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Abstract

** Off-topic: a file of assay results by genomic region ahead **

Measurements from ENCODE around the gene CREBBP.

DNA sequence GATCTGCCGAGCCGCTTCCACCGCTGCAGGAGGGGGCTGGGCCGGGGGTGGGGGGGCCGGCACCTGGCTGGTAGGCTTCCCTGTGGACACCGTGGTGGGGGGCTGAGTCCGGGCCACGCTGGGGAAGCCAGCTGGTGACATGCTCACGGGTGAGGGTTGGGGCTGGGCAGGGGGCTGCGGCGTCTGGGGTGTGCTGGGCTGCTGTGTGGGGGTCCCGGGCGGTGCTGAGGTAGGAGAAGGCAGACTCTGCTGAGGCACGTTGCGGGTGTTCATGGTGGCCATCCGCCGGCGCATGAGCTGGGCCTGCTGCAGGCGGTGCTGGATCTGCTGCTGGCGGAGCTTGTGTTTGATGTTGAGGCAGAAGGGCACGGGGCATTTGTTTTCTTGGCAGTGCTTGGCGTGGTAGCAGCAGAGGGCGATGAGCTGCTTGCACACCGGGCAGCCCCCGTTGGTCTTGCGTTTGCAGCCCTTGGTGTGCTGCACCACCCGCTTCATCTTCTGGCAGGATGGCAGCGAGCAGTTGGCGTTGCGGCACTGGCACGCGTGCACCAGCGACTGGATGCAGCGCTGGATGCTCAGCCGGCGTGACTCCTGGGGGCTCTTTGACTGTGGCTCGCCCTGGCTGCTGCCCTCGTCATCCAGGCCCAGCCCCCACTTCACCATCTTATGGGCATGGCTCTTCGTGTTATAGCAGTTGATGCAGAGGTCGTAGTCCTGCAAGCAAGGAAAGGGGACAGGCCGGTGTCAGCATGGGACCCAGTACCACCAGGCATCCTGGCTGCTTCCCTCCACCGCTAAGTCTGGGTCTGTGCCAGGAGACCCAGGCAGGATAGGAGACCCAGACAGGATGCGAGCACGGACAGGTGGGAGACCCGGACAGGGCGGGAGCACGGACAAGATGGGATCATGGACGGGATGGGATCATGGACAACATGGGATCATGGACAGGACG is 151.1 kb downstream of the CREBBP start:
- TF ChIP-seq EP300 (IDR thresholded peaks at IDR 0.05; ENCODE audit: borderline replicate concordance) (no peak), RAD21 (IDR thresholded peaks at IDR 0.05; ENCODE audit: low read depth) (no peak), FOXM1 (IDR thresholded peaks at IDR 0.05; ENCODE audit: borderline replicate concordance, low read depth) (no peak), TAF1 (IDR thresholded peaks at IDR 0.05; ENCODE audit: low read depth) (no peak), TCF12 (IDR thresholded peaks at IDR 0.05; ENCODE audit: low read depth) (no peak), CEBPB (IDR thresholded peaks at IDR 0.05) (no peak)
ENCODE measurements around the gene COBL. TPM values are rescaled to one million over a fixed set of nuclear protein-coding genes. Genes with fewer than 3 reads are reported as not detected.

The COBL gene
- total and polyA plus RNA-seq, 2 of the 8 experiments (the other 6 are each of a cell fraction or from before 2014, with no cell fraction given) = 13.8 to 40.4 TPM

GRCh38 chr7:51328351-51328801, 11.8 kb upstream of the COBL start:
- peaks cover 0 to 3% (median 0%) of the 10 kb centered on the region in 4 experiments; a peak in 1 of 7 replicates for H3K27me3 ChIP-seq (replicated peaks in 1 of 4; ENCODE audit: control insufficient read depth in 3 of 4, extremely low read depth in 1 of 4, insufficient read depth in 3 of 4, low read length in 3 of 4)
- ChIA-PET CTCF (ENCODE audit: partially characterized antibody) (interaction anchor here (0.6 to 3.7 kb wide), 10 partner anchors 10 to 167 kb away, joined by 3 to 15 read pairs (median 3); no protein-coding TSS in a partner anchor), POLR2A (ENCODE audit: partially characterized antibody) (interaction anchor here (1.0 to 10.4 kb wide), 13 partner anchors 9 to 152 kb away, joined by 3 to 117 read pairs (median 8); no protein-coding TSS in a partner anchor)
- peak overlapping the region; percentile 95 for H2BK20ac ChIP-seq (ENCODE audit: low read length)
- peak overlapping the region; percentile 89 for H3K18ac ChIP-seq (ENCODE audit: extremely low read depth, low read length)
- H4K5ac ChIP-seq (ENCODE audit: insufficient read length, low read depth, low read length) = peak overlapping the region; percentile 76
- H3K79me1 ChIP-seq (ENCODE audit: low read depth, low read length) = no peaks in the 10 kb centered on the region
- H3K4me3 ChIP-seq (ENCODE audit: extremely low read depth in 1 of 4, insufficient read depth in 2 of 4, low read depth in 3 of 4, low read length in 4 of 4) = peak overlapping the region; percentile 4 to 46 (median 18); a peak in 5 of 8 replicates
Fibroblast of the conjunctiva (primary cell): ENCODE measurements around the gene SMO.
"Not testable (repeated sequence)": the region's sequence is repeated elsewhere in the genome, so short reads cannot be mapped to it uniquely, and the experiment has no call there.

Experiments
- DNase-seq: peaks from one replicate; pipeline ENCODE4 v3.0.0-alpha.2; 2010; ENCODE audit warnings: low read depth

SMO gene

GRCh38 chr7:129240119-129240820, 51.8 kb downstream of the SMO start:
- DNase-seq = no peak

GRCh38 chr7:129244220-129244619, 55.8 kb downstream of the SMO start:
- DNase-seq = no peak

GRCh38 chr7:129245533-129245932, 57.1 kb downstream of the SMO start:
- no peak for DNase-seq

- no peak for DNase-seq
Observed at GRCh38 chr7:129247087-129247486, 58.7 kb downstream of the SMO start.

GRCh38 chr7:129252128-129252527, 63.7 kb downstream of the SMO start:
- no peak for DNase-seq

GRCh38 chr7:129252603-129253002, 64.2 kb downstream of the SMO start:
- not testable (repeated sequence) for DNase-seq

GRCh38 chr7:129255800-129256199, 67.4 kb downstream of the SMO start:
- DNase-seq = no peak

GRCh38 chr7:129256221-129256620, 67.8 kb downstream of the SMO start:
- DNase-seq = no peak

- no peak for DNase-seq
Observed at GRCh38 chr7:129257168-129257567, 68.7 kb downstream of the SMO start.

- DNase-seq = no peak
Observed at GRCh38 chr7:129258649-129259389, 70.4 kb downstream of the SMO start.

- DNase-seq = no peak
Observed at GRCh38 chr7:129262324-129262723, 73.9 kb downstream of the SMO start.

This Article approaches the research exemption, and related legal developments, as a case study in the political economy of patent law. Part I recounts the history of the research exemption, touching briefly on historical origins but emphasizing developments since the 1970s in legislative, executive, and judicial forums. It also examines changes during the same time frame in related areas of patent law, like the Bayh-Dole legislation and the attempted repeal of state immunity from patent infringement liability. These legal developments indirectly affected the research exemption, or implicated similar concerns about imbalance in the patent system and the use of patents to tax, control, or inhibit research activity. Part II analyzes this history to illustrate and expand upon two major themes in the political economy of patent law, namely the surprising persistence of faulty economic ideology in patent policymaking and the institutional bias exhibited by the Court of Appeals for the Federal Circuit in shaping modern patent law. One major conclusion is that together these forces have created an excessively complex and ill-designed policy environment that is placing a significant strain on the national research system, a strain that executive agencies and the courts have tried to alleviate through ad hoc agreements and modifications of other patent doctrines, like the doctrine of subject matter eligibility.

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